Another thing to check is the use of boiler sealers, silicone products, pipe dopes and other agents that may have been added to the system for various reasons. Be especially careful of this when diagnosing problems on systems installed by others and where all of the major components are brand new. Before that new steam boiler and tankless went in, how many and what kinds of chemicals were thrown into that old leaking clunker?
To test a tankless for internal contamination, first get the water coming back from the tankless as hot as possible, or at least as hot as the boiler. With steam boilers get it hot enough to make some steam. Then, begin to draw hot water from the tankless through a non-aerated faucet or hose and within your view. As the water is drawn, bang on the piping near tankless valves with a rubber or wooden mallet. Be careful not to bang hard enough to break the pipes. If the water leaves the faucet or hose with discoloration as you bang on the piping, you probably have a plugged or contaminated coil. Your options are now to shock the coil, acid treat it or replace it.
To shock the coil, get the boiler as hot as possible while shutting off the cold water supply to the tankless. Make sure that the drain valve on the tankless is open and allow the water in the coil to boil out. After a few minutes and when no water is seen leaving the coil any longer, close the drain. Then open the test faucet or hose again, and open the cold water inlet. Be careful that you don’t burn yourself or anyone else when opening the test outlet; it’s going to be hot. It’s also a good idea to pull the mixing valve element, if possible.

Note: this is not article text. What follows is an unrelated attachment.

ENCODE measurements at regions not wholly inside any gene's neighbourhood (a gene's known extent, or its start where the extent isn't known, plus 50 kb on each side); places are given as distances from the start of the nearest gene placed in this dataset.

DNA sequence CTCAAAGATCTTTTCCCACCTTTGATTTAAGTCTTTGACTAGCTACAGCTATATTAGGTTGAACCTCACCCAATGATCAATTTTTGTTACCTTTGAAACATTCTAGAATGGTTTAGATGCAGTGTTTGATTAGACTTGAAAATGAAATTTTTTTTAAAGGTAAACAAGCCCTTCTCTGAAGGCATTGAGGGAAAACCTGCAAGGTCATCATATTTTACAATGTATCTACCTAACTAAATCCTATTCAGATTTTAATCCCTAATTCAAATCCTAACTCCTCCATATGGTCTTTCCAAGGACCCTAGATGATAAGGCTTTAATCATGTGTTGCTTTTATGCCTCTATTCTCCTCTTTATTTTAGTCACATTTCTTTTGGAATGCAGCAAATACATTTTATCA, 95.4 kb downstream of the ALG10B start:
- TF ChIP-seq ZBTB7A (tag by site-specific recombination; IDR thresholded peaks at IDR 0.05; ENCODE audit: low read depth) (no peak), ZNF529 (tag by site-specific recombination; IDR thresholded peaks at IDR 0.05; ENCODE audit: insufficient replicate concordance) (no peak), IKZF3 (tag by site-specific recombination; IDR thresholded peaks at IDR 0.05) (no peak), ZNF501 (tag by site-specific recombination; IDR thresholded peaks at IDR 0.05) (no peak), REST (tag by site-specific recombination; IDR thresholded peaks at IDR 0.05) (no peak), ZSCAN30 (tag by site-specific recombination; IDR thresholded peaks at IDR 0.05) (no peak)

To acid treat the coil, a good quality chemical designed for the purpose should be used. One of the brands available throughout the industry is Everhot Internal Coil Cleaning Solution. It will remove encrusted lime sediment, as well as algae, silt, silicates, sulfates, aluminates or iron. Lime is very common since it is formed from calcium and magnesium carbonates that are found in many water supplies and central piping systems.
With the addition of a motorized chemical pump, acid treating can be very easy and effective. Good safety practices, common sense and all plastic components should always be used around these powerful acids. The acid should be discarded in a proper manner following the manufacturer’s recommendations and EPA guidelines, not thrown on someone’s lawn.
In addition, make sure that the system is isolated on both sides with shut-off valves during the cleaning process. After the coil cleaning is completed according to the chemical solution manufacturer, flush the system thoroughly while tapping on the near-tankless piping with a wood or rubber mallet.
To troubleshoot a mixing valve for internal contamination, the same basic tests as for a tankless should be done. A ‘touchy-feely” test or a simple banging with a mallet should tell you something. If these tests fail, try replacing the thermal element. The condition and appearance of the element and valve interior will probably give you a good indication of what the inside of the coil looks like.
George Lanthier is the owner of Firedragon Enterprises, a teaching, publishing and consulting firm. He can be reached at 132 Lowell Street, Arlington, MA, 02474-2756. His phone is (781) 646-2584, fax at (781) 641-7099 and his e-mail is FiredragonEnt@comcast.net.